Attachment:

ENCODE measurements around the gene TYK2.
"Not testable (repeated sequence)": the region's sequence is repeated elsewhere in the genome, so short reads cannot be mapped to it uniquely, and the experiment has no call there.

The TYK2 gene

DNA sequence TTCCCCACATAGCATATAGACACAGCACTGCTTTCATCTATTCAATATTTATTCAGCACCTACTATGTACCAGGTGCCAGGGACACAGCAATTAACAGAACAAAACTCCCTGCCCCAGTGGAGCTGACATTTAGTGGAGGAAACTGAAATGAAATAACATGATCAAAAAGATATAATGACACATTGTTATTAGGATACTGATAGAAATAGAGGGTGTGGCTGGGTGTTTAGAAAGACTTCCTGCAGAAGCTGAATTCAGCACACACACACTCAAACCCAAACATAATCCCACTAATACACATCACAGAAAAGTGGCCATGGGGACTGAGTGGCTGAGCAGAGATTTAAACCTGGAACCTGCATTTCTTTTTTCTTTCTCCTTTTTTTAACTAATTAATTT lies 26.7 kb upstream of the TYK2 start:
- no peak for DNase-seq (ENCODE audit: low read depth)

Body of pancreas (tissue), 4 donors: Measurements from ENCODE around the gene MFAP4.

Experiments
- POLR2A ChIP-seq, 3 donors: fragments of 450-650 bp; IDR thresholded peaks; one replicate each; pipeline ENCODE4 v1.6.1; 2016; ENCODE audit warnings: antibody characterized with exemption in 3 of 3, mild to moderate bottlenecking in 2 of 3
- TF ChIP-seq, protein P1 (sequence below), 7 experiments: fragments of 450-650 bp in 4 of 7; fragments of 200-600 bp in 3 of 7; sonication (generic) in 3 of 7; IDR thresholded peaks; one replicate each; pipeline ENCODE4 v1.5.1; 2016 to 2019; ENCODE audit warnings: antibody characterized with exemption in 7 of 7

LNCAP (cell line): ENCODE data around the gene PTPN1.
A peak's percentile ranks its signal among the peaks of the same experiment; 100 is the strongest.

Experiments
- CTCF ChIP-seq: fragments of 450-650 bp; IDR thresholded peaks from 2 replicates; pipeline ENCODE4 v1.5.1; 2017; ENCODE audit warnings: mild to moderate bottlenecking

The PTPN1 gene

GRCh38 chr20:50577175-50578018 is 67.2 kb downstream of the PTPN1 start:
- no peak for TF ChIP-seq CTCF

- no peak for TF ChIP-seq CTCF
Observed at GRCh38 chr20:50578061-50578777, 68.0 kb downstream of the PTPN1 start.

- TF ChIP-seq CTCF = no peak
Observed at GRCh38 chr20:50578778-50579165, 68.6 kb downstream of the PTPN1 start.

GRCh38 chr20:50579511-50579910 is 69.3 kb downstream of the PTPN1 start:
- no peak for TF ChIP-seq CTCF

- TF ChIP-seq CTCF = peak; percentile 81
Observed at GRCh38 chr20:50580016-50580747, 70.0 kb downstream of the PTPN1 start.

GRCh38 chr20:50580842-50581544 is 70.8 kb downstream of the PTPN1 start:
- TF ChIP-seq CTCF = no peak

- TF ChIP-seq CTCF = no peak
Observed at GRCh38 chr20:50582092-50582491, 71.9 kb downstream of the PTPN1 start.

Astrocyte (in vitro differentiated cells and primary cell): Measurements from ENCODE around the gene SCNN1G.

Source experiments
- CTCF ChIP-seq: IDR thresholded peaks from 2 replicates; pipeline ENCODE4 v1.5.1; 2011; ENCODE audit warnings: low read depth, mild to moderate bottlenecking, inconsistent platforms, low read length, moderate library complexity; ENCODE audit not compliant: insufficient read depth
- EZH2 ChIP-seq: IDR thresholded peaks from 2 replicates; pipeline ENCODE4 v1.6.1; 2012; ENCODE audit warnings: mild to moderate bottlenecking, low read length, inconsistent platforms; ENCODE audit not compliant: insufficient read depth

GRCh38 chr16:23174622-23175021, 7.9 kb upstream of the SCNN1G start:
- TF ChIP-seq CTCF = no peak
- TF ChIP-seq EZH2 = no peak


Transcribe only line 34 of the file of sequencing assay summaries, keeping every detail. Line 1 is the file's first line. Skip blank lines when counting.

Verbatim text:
- TF ChIP-seq CTCF = no peak